As the awards for 2021 keep rolling in, Emma Raducanu, Sports Personality of the Year winner, has her eyes set firmly on 2022.
The 19-year-old accepted her BBC Sports Personality of the Year trophy from her hotel room in Abu Dhabi, where she is isolating after testing positive for Covid-19.
All being well, she will be able to celebrate Christmas properly in the Middle East, before flying to Australia for the start of the WTA season, and the year’s first Grand Slam in Melbourne.
Raducanu’s rise has been spectacular, and unprecedented – in that no-one, neither male nor female, had ever before won a Grand Slam singles title in just their second appearance.
So, should she lose in the first round of the Australian Open, it’s no big deal, OK?
The US Open champion will start the year at 19 in the world rankings – and in the short term, the only way is up.
Raducanu has virtually no ranking points to defend until Wimbledon, so she could well be a top 10 player before the trees are fully in bloom.
But for a much better indication of where she sits in the women’s game, wait until the end of next season.
Where will Raducanu be once she has completed her first full year on tour and lost the colossal number of ranking points she accumulated in New York?
Top 50, I think, would represent a decent year.
It relies on steering clear of injury, battling tiredness and jet lag as the tour moves across time zones, and producing the exceptional level required, week in week out, on a variety of surfaces, against more experienced and battle hardened opponents.
Raducanu will be a teenager for all of next season, and there are only six teenagers in the top 100 as this year draws to a close.
I am sure Raducanu will privately be aiming higher, but it is just so hard to guess what happens next. Her long term prospects are very exciting, but what will be the outcome when a 19-year-old US Open champion – with much less tour experience than all of those other top 100 teenagers – sets out on her rookie year?
Raducanu will have greater stamina and physical resilience after a couple of years on tour. There will be blocks of physical training, many nauseously unpleasant, and long hard court matches on consecutive days under a blazing sun, before a flight to the next city on the schedule to do it all over again.
The British number one will also hope to forge a strong relationship with her new coach Torben Beltz.
He is, as Raducanu says, “a really positive, cheerful guy who brings great energy to the team”. That could be a great partnership.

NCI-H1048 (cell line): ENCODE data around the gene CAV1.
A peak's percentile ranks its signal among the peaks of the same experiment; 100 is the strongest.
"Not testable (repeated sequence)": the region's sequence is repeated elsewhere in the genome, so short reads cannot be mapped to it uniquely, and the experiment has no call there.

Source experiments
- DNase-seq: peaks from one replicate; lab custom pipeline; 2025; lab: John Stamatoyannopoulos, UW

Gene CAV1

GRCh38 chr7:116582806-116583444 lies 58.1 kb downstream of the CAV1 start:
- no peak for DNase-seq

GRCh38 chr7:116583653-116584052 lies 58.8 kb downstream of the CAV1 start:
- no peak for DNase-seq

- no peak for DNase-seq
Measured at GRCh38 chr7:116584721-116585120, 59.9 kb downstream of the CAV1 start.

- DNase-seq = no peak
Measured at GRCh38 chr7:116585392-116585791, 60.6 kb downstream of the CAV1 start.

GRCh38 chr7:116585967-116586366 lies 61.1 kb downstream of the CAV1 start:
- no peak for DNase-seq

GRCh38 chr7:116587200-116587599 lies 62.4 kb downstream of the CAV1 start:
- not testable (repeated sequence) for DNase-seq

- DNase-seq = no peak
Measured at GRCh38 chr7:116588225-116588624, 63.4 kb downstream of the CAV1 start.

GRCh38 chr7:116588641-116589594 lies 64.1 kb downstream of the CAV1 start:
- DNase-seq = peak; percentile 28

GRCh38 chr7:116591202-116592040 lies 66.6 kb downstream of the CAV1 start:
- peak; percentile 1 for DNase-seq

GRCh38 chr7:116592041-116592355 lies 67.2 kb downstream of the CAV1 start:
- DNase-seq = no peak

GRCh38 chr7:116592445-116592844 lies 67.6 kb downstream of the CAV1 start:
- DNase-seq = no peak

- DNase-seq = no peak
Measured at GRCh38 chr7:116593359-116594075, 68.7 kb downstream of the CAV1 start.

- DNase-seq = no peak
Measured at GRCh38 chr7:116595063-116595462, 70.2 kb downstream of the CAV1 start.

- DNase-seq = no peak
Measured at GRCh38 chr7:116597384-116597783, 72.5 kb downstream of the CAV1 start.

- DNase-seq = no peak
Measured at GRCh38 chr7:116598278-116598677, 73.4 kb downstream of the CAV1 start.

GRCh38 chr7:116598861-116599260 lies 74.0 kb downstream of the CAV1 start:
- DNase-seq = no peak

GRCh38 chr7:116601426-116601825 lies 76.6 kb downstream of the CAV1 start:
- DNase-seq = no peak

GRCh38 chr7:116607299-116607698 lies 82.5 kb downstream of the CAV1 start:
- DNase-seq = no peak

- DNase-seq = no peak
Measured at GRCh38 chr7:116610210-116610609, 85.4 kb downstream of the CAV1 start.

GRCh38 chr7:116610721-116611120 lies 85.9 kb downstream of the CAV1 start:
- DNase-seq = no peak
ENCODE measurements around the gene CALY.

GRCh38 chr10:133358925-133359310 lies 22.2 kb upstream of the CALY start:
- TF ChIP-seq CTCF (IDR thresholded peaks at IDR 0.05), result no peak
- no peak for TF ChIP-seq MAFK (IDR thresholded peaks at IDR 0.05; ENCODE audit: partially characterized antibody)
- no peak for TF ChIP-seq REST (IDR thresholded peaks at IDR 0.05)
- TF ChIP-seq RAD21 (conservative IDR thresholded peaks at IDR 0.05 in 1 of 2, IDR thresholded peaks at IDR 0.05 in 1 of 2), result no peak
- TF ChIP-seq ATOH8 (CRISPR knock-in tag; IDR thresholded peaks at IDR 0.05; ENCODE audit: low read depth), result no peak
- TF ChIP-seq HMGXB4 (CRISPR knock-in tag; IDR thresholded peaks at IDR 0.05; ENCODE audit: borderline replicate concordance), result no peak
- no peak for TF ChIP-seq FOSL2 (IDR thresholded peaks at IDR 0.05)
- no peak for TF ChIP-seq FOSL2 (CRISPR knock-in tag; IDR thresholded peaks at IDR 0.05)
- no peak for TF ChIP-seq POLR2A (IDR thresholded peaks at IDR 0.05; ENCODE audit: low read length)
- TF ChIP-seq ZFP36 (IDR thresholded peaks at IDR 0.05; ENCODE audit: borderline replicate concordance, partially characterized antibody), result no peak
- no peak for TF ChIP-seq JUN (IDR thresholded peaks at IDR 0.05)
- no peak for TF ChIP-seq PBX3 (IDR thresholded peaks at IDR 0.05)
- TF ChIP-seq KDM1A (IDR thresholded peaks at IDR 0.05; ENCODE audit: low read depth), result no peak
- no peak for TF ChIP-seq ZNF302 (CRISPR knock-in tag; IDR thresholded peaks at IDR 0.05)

As the US Open champion, Raducanu will encounter a string of highly-motivated opponents. Witness the exhilarating performance of Marta Kostyuk – who is just four months older, and was tipped for stardom after reaching the third round of the Australian Open at the age of 15 – in the quarter-finals of the Transylvania Open, and then the Chinese qualifier Wang Xinyu in Linz in November.
That will not make life any easier in the short term, but as Serena Williams has discovered, this can turn you into an even better player.
Commercial interests will be pursued, and public appearances made. Everything is fine in moderation. How many 18-year-olds would you expect to turn down an invitation to the Met Gala in New York?
A dozen or so sponsor days a year will increase an athlete’s workload, but can comfortably be woven into a schedule. Raducanu knows this is just the beginning. She is hungry for more, and seems unlikely to be distracted. And if she is, then her parents are sure to be the first to remind her to keep her eye on the ball.
It is delightful to think someone totally unknown to the vast majority of the British public just 12 months ago is now held in such great affection.
Teenage success is very compelling, and sporting success can be very unifying. You did not need to be a tennis fan to be charmed by Raducanu’s stirring achievement, and many have already taken her to their hearts.
They may feel quite protective towards her in future, and forgive the odd indiscretion.
And those younger than Raducanu can hardly not be inspired by what she has achieved.
Andy Murray could not be a better champion of women in sport, but for all those teenage girls who may find themselves feeling less comfortable about competing, what greater inspiration could they have than Emma Raducanu?